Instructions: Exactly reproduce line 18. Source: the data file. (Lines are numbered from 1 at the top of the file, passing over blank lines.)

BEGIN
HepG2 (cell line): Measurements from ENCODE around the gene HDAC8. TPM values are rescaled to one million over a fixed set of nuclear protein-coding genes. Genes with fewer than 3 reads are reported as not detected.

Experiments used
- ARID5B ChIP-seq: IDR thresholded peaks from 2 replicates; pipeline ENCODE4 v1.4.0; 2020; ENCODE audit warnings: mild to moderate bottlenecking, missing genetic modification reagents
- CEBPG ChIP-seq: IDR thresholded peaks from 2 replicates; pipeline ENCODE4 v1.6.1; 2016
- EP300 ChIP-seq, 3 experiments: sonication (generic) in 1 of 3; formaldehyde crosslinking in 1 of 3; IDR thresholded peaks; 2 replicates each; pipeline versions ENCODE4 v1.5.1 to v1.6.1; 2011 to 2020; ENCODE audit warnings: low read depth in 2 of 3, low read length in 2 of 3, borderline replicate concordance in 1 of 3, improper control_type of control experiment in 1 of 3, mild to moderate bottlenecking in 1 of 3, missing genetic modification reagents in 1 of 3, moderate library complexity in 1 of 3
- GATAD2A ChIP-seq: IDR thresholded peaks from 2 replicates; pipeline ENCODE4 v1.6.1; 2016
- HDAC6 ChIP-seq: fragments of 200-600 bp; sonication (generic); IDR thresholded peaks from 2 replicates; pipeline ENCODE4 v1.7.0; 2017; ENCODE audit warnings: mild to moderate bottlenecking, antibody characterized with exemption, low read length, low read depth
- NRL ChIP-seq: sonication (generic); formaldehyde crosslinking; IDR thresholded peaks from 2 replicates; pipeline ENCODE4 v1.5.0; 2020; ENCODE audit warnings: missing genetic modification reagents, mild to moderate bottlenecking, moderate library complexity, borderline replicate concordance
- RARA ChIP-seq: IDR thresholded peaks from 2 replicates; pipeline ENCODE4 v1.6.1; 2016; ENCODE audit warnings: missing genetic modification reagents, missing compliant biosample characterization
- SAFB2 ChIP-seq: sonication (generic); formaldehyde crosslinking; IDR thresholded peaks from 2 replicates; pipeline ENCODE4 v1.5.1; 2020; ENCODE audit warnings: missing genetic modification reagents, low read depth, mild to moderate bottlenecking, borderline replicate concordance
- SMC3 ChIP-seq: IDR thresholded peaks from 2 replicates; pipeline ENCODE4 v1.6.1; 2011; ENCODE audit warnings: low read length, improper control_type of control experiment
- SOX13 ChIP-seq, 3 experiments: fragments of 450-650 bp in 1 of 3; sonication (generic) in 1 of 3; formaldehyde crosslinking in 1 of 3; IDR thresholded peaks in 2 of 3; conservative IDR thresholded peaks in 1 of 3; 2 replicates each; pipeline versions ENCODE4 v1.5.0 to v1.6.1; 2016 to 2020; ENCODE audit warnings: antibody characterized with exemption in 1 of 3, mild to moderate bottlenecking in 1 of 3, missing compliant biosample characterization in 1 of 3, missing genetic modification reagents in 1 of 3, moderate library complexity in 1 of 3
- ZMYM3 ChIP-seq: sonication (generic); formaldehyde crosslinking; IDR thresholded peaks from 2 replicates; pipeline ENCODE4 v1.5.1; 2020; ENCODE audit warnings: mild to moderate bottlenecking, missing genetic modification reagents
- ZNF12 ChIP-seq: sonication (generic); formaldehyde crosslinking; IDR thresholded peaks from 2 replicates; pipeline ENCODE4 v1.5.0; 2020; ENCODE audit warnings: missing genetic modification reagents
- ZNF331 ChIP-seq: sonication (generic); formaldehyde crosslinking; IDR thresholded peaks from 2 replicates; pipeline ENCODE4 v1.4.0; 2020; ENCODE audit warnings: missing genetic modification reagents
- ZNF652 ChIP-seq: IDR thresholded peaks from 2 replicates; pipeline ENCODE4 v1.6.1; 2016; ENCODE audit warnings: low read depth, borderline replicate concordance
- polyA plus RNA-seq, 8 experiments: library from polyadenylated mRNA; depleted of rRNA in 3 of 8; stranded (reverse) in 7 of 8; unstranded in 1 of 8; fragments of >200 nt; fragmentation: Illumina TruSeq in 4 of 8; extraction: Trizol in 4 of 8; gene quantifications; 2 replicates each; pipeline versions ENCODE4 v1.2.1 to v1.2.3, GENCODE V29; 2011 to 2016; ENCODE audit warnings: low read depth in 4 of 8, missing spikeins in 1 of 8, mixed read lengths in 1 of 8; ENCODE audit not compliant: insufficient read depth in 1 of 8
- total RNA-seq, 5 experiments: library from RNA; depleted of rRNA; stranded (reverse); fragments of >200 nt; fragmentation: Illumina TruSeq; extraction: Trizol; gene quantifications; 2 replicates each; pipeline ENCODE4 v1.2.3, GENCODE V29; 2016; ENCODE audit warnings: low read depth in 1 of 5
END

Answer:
- total RNA-seq, 5 experiments: library from RNA; depleted of rRNA; stranded (reverse); fragments of >200 nt; fragmentation: Illumina TruSeq; extraction: Trizol; gene quantifications; 2 replicates each; pipeline ENCODE4 v1.2.3, GENCODE V29; 2016; ENCODE audit warnings: low read depth in 1 of 5